Throughout the summer of 2012, drought conditions in North America, Asia, and Africa raised worldwide concern over grain shortages and rising food prices. Meanwhile, catastrophic floods displaced thousands of people in the Philippines, Fiji, and Australia. For millions of people, finding safe drinking water is the most contested and politically fraught daily errand.
The contributors to this issue examine the historical processes that shape contemporary water issues. They focus on how state-sponsored water programs, from sewage treatment to irrigation to damming, radically transform local communities. Topics include caste legacies and waste management in India, dam building in nineteenth-century Egypt, North African emigration and municipal water policy in Paris, and contested water management programs in the Ecuadorean highlands. Collectively, in essays and photos, the authors investigate how water or its absence has affected human societies and seek to historicize the politics of the struggle to control one of our most crucial natural resources.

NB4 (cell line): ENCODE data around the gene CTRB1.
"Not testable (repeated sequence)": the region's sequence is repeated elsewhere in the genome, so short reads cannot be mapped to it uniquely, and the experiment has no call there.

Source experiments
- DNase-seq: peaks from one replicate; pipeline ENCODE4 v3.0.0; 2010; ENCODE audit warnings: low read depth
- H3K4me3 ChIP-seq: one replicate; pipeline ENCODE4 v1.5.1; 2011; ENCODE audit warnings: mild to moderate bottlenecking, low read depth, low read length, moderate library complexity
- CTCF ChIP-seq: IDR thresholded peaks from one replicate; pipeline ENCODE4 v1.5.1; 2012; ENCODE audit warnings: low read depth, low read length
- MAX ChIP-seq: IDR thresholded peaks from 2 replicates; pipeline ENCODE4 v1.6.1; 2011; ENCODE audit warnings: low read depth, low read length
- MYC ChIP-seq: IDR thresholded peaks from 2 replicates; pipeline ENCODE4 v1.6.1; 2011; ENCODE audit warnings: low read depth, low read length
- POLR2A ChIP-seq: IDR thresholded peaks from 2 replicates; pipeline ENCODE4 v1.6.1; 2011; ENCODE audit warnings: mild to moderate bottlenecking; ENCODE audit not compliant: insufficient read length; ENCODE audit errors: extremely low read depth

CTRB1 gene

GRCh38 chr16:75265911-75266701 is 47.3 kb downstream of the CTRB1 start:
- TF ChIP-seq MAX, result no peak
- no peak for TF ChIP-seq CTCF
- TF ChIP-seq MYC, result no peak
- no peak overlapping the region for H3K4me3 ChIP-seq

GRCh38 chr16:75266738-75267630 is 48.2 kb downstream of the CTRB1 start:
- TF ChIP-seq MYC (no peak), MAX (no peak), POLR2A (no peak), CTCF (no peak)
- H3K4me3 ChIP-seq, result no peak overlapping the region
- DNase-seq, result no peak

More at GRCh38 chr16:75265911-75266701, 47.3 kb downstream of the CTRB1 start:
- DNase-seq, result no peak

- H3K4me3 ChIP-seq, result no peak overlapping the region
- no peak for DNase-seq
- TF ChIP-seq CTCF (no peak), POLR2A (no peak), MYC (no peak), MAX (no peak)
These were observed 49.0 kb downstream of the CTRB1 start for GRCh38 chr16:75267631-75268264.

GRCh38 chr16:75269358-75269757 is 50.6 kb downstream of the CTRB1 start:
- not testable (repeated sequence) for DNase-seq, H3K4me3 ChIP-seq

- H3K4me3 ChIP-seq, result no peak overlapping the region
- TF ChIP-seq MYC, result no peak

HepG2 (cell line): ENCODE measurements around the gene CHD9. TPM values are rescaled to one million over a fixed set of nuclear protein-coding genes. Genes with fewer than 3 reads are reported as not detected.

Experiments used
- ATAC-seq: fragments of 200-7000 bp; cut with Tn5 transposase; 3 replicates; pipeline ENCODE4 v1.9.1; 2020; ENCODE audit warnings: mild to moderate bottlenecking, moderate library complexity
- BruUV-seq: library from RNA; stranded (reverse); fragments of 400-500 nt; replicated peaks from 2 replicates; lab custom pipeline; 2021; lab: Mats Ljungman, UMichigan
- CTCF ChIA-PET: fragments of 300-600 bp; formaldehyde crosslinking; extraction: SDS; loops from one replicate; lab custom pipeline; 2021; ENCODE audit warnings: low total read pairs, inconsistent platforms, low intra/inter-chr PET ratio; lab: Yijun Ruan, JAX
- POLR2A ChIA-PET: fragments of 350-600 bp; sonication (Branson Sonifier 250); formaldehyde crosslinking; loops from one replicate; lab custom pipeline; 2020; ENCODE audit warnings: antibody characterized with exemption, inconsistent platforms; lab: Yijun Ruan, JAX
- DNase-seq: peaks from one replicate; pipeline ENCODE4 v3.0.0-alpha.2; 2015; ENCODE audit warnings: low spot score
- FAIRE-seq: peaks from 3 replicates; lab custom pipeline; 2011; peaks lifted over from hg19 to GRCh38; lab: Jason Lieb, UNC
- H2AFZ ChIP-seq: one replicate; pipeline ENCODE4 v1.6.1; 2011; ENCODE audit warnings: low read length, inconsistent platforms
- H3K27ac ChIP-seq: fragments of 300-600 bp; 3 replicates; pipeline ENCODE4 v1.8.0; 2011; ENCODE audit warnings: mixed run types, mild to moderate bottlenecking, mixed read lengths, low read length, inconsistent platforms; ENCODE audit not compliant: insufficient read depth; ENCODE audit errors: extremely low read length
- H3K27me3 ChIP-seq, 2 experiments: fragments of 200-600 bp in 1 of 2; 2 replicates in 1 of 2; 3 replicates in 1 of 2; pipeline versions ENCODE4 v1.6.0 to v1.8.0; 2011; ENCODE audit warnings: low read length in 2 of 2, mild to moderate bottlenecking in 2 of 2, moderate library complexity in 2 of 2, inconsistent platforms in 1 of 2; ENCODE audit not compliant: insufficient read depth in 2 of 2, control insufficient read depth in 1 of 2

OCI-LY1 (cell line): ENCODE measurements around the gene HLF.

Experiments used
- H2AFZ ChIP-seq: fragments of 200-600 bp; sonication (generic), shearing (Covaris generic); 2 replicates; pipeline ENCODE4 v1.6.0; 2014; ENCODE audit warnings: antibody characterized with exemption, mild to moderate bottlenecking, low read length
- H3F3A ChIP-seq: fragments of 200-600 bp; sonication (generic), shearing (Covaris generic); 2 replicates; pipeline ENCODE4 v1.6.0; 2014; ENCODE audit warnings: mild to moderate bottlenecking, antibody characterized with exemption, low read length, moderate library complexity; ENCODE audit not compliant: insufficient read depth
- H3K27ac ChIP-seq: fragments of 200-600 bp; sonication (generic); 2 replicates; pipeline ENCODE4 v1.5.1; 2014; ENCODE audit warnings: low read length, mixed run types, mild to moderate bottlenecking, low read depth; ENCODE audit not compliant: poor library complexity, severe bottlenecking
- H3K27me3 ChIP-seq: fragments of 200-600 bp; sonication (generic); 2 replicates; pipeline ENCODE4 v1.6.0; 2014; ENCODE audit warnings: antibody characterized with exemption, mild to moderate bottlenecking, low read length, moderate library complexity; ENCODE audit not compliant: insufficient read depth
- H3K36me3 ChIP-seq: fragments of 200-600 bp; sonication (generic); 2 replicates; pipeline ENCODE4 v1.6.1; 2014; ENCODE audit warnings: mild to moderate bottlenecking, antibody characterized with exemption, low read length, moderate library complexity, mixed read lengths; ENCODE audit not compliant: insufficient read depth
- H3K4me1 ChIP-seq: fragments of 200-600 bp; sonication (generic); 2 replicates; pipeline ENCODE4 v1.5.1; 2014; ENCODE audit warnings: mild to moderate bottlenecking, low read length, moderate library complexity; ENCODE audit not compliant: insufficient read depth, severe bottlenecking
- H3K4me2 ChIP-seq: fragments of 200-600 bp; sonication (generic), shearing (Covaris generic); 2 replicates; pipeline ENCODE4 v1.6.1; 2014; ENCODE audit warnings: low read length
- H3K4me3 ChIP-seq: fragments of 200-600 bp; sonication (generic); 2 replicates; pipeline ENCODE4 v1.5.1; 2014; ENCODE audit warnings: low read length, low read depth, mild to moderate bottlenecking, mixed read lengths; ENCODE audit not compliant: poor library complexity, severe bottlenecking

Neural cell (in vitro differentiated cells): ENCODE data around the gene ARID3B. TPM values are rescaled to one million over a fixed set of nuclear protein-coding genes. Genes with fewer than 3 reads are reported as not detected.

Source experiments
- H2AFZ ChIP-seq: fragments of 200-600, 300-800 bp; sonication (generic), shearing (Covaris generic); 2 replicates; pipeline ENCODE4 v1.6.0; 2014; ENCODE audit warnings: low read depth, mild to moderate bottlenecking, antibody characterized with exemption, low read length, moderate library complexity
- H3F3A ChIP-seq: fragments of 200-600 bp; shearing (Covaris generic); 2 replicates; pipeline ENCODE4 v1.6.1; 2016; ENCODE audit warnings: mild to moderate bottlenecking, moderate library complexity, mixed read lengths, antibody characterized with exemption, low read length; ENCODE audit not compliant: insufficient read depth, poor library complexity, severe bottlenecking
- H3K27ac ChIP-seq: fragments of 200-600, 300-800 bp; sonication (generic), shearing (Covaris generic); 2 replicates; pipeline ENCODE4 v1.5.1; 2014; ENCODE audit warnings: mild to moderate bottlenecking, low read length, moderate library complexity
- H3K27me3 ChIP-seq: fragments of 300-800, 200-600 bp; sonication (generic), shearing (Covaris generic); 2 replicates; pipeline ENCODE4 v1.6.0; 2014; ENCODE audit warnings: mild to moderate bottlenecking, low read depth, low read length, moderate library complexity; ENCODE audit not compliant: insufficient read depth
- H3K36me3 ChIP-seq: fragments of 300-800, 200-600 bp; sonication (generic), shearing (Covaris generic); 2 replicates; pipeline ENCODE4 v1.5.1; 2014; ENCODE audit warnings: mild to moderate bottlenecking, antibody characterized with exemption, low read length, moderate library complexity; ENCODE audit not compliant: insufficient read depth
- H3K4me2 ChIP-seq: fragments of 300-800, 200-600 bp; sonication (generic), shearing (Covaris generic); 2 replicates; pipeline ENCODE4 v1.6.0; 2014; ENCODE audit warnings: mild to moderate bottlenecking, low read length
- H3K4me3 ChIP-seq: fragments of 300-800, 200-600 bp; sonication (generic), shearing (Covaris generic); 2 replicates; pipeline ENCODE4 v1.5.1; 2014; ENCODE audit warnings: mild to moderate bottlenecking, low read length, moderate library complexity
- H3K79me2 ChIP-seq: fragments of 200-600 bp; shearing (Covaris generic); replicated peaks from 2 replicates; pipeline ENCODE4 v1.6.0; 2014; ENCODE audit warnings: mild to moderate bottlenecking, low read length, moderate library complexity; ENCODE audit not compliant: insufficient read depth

Contributors: Maria Teresa Armijos, Nancy Borowick, Claire Cookson-Hills, Nicole Fabricant, Robert A. Gilmer, Kathryn Hicks, David Kinkela, Nicolas Lampert, Erik Loomis, Hugh McDonnell, Teresa Meade, Ruth Morgan, Enrique C. Ochoa, James Smith, Stephanie Tam
David Kinkela is Associate Professor of History at SUNY Fredonia. He is the author of DDT and the American Century: Global Health, Environmental Politics, and the Pesticide That Changed the World. Enrique C. Ochoa is Professor of History and Latin American Studies at California State University, Los Angeles. He is the author of Feeding Mexico: The Political Uses of Food since 1910. Teresa Meade is Florence B. Sherwood Professor of History and Culture at Union College in Schenectady, New York. She is the author of A History of Modern Latin America: 1800 to the Present.